Dear Eliot, I’ll get back to soon about OneMaine

A brief note to Eliot Cutler on party identification

Dear Eliot,

I’m sorry that it took me a few days to discover you had posted a comment to my post on OneMaine. Evidently I don’t monitor this blog closely enough.  After noticing your comment, I saw that you made similar points in your organization’s blog.

I hope to get back to you soon with a response that addresses many of your points. In the meantime, let me just give you a fact check.  You say

Our traditional parties have each drifted further to the right and to the left, all the while narrowing and shrinking to the point where they command the loyalty of maybe 20% of the American people. Yet they continue to exercise extensive control over our political processes, including nominating “major” candidates for public office whom more and more of us view as unrepresentative of who we are, what we think and how we want elected officials to behave.

Gallup data on party identificationYou don’t say what data you are using.  But, based on the usual sources and methods of measuring party identification, that statement is just not accurate.  

As these Gallup data show, the percentage of independents has bounced around, but has never reached 40%. The number of people identifying with a party has always been 60% or more.  That is a far cry from the 20% you cite.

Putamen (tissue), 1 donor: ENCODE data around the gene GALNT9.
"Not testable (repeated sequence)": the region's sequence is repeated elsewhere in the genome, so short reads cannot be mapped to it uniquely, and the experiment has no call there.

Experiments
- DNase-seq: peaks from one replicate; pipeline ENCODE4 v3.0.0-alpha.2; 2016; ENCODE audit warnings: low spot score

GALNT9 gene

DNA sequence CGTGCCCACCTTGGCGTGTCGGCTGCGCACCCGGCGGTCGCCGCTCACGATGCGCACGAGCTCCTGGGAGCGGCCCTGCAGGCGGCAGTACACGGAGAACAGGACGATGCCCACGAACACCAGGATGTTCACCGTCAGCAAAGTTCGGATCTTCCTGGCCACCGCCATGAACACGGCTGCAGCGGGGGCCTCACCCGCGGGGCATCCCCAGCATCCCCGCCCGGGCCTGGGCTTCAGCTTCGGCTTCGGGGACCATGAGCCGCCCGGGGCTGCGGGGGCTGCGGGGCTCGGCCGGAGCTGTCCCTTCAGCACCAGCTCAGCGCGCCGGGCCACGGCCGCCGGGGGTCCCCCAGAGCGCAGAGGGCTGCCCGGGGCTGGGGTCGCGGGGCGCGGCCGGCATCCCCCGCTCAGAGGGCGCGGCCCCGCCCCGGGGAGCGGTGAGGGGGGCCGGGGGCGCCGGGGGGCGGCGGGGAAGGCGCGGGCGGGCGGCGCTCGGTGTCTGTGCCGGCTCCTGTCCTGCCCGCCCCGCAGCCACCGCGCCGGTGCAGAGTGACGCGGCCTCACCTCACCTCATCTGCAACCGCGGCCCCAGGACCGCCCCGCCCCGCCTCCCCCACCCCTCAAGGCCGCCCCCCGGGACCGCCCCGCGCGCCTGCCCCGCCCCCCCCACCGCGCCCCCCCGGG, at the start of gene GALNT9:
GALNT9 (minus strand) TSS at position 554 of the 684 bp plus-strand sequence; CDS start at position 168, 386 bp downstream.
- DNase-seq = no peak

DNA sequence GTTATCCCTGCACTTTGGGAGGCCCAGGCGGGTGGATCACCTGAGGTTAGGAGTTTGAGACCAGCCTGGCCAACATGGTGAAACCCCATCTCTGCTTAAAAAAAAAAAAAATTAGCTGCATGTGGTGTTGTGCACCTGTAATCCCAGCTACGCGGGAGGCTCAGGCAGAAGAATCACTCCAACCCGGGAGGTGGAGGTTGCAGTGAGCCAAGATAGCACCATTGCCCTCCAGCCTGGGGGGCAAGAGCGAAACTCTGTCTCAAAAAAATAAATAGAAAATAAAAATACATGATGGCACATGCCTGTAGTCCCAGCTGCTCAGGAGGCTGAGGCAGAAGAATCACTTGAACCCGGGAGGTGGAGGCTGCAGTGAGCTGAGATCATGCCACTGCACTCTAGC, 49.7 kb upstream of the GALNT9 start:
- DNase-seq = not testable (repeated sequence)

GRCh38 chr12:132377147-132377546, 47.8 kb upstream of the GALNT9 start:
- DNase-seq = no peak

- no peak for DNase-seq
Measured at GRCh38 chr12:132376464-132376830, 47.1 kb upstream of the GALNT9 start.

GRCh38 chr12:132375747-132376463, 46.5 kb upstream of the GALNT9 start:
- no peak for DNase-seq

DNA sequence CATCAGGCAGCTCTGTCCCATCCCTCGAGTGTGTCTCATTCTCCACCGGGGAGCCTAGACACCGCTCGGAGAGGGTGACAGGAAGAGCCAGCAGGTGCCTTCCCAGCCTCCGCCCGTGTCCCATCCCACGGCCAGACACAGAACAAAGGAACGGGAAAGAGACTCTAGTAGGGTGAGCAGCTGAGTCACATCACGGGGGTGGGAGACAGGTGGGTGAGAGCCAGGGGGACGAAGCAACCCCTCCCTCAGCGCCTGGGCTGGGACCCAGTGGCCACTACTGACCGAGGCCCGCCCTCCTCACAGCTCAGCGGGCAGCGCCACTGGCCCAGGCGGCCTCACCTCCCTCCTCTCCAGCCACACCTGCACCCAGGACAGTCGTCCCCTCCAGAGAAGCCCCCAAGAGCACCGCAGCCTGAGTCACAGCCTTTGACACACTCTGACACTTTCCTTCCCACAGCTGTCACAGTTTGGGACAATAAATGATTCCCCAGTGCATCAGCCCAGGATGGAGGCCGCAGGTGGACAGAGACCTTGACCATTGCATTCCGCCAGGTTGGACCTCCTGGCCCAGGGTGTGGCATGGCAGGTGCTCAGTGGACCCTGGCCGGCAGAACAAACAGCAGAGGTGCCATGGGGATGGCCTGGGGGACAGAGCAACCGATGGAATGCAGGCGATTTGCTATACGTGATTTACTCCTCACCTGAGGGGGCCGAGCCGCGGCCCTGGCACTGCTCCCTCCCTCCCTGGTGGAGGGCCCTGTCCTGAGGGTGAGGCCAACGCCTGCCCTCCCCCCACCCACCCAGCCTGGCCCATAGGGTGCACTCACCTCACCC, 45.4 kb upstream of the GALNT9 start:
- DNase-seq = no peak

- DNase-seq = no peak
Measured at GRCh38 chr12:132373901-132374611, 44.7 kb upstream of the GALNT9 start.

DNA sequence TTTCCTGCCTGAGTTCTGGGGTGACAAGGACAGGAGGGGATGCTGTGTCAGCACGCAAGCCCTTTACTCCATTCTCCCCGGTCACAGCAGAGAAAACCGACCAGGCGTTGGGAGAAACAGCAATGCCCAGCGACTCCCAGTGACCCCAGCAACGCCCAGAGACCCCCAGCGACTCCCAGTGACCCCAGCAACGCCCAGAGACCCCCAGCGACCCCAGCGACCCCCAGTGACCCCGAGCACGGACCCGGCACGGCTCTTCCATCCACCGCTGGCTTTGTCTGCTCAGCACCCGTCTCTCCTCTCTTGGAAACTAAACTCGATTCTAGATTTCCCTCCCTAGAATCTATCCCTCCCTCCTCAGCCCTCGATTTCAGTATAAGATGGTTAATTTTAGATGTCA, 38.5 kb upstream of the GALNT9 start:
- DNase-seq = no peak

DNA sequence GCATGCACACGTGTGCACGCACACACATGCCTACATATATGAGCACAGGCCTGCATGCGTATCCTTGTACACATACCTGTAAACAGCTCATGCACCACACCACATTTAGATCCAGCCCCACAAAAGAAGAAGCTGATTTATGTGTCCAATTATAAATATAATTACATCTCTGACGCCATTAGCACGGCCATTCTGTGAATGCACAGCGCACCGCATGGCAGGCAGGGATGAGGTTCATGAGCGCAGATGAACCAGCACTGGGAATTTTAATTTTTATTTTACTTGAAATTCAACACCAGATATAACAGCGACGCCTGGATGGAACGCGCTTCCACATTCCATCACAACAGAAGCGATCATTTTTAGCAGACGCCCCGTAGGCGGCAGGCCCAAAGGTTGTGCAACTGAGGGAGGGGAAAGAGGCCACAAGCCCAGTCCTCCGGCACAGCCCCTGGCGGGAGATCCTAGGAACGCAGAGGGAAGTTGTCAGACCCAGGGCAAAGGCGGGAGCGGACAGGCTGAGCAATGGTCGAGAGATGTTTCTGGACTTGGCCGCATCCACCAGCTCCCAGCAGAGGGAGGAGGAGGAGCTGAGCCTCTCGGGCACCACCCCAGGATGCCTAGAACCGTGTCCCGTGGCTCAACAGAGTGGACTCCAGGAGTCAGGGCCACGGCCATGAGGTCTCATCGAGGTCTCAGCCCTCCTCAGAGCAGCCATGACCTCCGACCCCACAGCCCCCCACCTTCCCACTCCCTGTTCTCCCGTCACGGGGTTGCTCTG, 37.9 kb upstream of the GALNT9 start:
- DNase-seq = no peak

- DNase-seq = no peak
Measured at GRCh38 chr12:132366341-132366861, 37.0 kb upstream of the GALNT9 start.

Now, there are other surveys with different numbers. But even those which show more independents than Gallup don’t indicate decreasing a decreasing connection with political parties.  As political scientists have found, self-proclaimed independents mostly vote in ways indistinguishable from people who say they identify with a political party.  The most influential work on this is “The Myth of the Independent Voter,” a book published nearly twenty years ago. Among the myths surrounding independent voters is that they are, well, independent.  

I look forward to getting back to you soon on, among other things, the Progressive Movement and process-oriented politics.  Thank you for your interest in my views.

On why this matters, see this follow-up post.

Amy Fried

About Amy Fried

Amy Fried loves Maine's sense of community and the wonderful mix of culture and outdoor recreation. She loves politics in three ways: as an analytical political scientist, a devoted political junkie and a citizen who believes politics matters for people's lives. Fried is Professor of Political Science at the University of Maine. Her views do not reflect those of her employer or any group to which she belongs.